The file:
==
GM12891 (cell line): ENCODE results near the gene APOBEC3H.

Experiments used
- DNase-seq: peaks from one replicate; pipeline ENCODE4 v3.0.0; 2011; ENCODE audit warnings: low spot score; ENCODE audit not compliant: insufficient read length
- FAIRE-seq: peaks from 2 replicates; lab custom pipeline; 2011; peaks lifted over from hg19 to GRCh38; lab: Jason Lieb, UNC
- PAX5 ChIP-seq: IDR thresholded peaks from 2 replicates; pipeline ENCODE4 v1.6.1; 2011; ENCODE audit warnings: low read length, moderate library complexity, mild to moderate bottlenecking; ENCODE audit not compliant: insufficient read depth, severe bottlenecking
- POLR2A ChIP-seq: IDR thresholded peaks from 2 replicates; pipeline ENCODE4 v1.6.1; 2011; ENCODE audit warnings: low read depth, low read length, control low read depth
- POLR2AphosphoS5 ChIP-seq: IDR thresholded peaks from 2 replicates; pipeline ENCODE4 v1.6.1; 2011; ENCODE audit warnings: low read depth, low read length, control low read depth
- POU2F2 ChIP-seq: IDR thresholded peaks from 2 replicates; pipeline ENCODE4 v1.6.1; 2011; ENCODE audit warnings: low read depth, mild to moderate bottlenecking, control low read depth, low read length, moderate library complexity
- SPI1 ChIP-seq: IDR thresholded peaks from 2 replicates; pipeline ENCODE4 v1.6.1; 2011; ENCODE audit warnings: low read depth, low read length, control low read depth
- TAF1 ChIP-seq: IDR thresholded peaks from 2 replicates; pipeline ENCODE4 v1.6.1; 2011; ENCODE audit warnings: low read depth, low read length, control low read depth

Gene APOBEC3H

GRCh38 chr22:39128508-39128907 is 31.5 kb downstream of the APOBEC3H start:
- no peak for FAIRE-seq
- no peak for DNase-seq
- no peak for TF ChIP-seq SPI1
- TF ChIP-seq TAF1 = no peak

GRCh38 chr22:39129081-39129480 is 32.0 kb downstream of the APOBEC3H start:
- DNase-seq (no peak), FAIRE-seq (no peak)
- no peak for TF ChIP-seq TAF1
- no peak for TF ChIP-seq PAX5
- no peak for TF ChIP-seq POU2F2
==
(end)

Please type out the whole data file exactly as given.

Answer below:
GM12891 (cell line): ENCODE results near the gene APOBEC3H.

Experiments used
- DNase-seq: peaks from one replicate; pipeline ENCODE4 v3.0.0; 2011; ENCODE audit warnings: low spot score; ENCODE audit not compliant: insufficient read length
- FAIRE-seq: peaks from 2 replicates; lab custom pipeline; 2011; peaks lifted over from hg19 to GRCh38; lab: Jason Lieb, UNC
- PAX5 ChIP-seq: IDR thresholded peaks from 2 replicates; pipeline ENCODE4 v1.6.1; 2011; ENCODE audit warnings: low read length, moderate library complexity, mild to moderate bottlenecking; ENCODE audit not compliant: insufficient read depth, severe bottlenecking
- POLR2A ChIP-seq: IDR thresholded peaks from 2 replicates; pipeline ENCODE4 v1.6.1; 2011; ENCODE audit warnings: low read depth, low read length, control low read depth
- POLR2AphosphoS5 ChIP-seq: IDR thresholded peaks from 2 replicates; pipeline ENCODE4 v1.6.1; 2011; ENCODE audit warnings: low read depth, low read length, control low read depth
- POU2F2 ChIP-seq: IDR thresholded peaks from 2 replicates; pipeline ENCODE4 v1.6.1; 2011; ENCODE audit warnings: low read depth, mild to moderate bottlenecking, control low read depth, low read length, moderate library complexity
- SPI1 ChIP-seq: IDR thresholded peaks from 2 replicates; pipeline ENCODE4 v1.6.1; 2011; ENCODE audit warnings: low read depth, low read length, control low read depth
- TAF1 ChIP-seq: IDR thresholded peaks from 2 replicates; pipeline ENCODE4 v1.6.1; 2011; ENCODE audit warnings: low read depth, low read length, control low read depth

Gene APOBEC3H

GRCh38 chr22:39128508-39128907 is 31.5 kb downstream of the APOBEC3H start:
- no peak for FAIRE-seq
- no peak for DNase-seq
- no peak for TF ChIP-seq SPI1
- TF ChIP-seq TAF1 = no peak

GRCh38 chr22:39129081-39129480 is 32.0 kb downstream of the APOBEC3H start:
- DNase-seq (no peak), FAIRE-seq (no peak)
- no peak for TF ChIP-seq TAF1
- no peak for TF ChIP-seq PAX5
- no peak for TF ChIP-seq POU2F2